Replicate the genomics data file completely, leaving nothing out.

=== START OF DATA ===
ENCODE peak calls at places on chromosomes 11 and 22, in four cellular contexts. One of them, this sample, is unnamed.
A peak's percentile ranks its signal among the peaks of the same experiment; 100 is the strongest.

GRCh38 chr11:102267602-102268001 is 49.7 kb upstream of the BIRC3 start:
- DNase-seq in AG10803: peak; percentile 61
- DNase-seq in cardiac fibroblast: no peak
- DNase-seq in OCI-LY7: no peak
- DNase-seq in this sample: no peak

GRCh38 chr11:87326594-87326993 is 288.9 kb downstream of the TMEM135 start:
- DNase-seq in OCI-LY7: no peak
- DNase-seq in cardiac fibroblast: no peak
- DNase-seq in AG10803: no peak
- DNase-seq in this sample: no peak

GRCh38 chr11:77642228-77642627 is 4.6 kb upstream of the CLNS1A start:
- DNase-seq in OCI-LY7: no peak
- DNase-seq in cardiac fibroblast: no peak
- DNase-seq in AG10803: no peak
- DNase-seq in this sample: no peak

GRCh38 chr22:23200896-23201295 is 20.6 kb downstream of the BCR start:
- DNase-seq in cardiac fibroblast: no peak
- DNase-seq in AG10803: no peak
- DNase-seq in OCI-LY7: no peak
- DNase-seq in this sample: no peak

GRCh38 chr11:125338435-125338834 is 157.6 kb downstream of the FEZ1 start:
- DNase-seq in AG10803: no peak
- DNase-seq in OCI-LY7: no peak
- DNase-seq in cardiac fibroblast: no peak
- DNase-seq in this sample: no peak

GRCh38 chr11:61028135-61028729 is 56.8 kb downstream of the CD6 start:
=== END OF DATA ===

ENCODE peak calls at places on chromosomes 11 and 22, in four cellular contexts. One of them, this sample, is unnamed.
A peak's percentile ranks its signal among the peaks of the same experiment; 100 is the strongest.

GRCh38 chr11:102267602-102268001 is 49.7 kb upstream of the BIRC3 start:
- DNase-seq in AG10803: peak; percentile 61
- DNase-seq in cardiac fibroblast: no peak
- DNase-seq in OCI-LY7: no peak
- DNase-seq in this sample: no peak

GRCh38 chr11:87326594-87326993 is 288.9 kb downstream of the TMEM135 start:
- DNase-seq in OCI-LY7: no peak
- DNase-seq in cardiac fibroblast: no peak
- DNase-seq in AG10803: no peak
- DNase-seq in this sample: no peak

GRCh38 chr11:77642228-77642627 is 4.6 kb upstream of the CLNS1A start:
- DNase-seq in OCI-LY7: no peak
- DNase-seq in cardiac fibroblast: no peak
- DNase-seq in AG10803: no peak
- DNase-seq in this sample: no peak

GRCh38 chr22:23200896-23201295 is 20.6 kb downstream of the BCR start:
- DNase-seq in cardiac fibroblast: no peak
- DNase-seq in AG10803: no peak
- DNase-seq in OCI-LY7: no peak
- DNase-seq in this sample: no peak

GRCh38 chr11:125338435-125338834 is 157.6 kb downstream of the FEZ1 start:
- DNase-seq in AG10803: no peak
- DNase-seq in OCI-LY7: no peak
- DNase-seq in cardiac fibroblast: no peak
- DNase-seq in this sample: no peak

GRCh38 chr11:61028135-61028729 is 56.8 kb downstream of the CD6 start: